The frequency response consistency is about average. These headphones show decent consistency in delivering bass across our five human subjects with the maximum deviation in the bass range being 3dB at 20Hz. In the treble range, the Skullcandy show below average consistency with a noticeable inconsistency around 6KHz, which is most likely due to their ear cup enclosure size and design.
The bass of the Crusher is excellent. Low-frequency extension is at 23Hz, which is great. Low-bass, which is responsible for low-end thump and rumble common to bass-heavy music is pretty balanced and within 0.2dB of our target. Additionally, mid-bass and high-bass are virtually flat, and over our target by less than 1.5dB. It should be noted that the Skullcandy Crusher was tested with their bass slider set to 0.
The Skullcandy Crusher have an average mid-range response. The response is relatively consistent and even, but shows a wide 6dB bump centered around 700Hz. This gives excess emphasis to the mid-range by pushing vocals/leads to the front, which makes mixes sound forward and boxy/honky.
The treble performance is sub-par. Low-treble is quite well reproduced and balanced, however, the 15dB dip in mid-treble centered around 6KHz will have a noticeable negative effect on the brightness and presence of vocals and lead instruments.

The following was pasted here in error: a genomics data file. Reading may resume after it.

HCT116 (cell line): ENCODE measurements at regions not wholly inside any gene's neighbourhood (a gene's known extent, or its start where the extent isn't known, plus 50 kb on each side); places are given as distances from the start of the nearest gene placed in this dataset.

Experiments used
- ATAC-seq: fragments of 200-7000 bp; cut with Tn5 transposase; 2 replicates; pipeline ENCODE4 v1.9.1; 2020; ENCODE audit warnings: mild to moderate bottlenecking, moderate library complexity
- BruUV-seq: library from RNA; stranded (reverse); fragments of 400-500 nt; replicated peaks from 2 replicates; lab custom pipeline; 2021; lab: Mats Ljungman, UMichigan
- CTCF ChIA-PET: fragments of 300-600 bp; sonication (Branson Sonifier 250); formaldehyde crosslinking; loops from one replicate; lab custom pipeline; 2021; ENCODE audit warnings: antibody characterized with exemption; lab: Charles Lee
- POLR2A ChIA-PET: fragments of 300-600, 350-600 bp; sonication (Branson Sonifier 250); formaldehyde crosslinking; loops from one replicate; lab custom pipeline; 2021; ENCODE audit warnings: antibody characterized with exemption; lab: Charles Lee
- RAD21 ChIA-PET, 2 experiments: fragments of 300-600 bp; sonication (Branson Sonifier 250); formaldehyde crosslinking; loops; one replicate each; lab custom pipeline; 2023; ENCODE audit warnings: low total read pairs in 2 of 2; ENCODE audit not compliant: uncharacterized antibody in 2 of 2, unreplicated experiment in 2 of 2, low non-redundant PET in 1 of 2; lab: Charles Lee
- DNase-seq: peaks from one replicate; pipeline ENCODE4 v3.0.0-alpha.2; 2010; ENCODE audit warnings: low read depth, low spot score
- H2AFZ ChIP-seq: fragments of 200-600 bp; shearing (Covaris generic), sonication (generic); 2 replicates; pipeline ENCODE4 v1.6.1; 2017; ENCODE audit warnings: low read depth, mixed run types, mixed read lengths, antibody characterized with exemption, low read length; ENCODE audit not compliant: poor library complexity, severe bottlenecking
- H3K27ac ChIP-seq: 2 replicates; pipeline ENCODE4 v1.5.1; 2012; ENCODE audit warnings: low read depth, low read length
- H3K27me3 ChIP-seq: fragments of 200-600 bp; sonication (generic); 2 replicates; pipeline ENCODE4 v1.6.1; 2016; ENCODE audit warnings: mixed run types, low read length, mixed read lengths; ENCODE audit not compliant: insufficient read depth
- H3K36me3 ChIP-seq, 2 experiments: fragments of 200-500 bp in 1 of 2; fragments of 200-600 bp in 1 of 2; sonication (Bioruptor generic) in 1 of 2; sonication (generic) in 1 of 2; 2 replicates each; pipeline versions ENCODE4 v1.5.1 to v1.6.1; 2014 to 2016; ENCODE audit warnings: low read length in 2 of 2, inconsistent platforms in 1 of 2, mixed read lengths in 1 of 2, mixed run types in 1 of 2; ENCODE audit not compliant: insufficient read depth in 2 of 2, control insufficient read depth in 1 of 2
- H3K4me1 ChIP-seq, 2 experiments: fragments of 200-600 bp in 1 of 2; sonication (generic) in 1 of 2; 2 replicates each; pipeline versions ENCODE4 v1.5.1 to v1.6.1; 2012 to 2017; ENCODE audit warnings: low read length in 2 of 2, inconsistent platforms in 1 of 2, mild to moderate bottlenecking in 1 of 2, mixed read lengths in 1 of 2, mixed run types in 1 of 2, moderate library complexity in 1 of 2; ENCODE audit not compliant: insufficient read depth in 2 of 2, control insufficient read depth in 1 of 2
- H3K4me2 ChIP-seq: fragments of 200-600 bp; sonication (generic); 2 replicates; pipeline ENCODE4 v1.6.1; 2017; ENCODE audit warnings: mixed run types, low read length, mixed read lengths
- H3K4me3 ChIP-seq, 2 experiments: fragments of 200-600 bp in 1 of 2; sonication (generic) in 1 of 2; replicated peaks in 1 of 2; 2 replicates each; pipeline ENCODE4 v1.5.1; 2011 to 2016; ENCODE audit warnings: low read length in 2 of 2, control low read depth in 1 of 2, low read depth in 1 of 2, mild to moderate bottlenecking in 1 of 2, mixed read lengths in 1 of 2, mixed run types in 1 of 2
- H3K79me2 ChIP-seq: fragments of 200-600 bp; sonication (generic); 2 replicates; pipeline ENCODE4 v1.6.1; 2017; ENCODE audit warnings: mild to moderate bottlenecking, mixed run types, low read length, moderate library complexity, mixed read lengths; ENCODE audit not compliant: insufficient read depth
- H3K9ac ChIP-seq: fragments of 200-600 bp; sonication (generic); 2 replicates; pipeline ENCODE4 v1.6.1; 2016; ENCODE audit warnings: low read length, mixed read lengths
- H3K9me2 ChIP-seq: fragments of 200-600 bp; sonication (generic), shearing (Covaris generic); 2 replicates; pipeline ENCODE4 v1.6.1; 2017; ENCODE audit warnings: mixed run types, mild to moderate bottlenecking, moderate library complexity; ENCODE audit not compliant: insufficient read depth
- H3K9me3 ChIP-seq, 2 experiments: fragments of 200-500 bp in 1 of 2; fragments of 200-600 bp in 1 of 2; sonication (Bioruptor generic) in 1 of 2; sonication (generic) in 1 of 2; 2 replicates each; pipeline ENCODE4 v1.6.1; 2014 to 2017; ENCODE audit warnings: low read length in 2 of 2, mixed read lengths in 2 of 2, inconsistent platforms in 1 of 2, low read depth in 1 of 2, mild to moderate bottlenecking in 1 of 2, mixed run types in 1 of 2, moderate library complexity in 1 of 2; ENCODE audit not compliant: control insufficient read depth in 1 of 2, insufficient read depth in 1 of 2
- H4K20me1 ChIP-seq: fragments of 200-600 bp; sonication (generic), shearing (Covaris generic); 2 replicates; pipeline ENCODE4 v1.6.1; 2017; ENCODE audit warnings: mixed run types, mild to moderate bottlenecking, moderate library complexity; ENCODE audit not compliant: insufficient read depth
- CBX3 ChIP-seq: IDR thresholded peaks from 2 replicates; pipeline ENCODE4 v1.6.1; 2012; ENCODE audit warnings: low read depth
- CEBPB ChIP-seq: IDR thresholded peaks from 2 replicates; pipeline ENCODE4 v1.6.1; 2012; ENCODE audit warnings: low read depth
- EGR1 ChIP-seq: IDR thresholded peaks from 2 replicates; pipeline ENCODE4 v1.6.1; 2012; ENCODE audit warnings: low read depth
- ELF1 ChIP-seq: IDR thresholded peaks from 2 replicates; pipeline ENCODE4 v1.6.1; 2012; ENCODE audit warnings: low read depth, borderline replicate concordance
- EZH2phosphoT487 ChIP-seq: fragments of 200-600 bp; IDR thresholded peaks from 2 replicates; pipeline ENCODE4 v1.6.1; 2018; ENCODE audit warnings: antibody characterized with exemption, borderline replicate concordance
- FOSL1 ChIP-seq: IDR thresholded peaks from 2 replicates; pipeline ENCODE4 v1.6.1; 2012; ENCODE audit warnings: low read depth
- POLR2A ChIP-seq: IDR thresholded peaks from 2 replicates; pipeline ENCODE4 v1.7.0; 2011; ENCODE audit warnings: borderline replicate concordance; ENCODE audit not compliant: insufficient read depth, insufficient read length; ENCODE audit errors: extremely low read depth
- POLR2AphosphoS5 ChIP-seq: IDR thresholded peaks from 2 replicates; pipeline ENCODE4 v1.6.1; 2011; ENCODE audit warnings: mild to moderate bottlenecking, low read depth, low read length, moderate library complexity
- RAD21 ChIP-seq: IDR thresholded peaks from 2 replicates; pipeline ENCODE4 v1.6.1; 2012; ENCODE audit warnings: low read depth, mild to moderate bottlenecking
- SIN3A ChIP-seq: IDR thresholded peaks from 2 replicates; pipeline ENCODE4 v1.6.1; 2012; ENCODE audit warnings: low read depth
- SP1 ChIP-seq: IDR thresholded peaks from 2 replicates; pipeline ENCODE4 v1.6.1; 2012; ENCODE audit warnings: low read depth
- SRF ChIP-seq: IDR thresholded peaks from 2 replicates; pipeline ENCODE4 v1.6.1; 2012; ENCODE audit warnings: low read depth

The imaging of the Crushers is great. Weighted group delay is at 0.18, which is very good. The GD graph also shows that their entire group delay response is almost entirely within the audibility threshold. This ensures a tight bass and a transparent treble reproduction. Additionally, the L/R drivers of our test unit were exceptionally well-matched. This is important for the accurate placement and localization of objects (voices, instruments, video game effects) in the stereo field.
The Skullcandy Crusher have a sub-par soundstage. The PRTF graph shows an inaccurate and unusual response, which suggest an unnatural and inside-the-head soundstage. The closed-back design of the headphones may also result in their soundstage to be perceived as less open than that of open-back headphones.
The isolation performance is sub-par. In the bass range, where the rumble of airplane and bus engines sits, they achieved no isolation. In the mid-range, important for blocking out speech, the reduce outside noise by about 5dB, which is inadequate. In the treble range, occupied by sharp sounds like S and Ts, the isolate by about 26dB, which is above-average.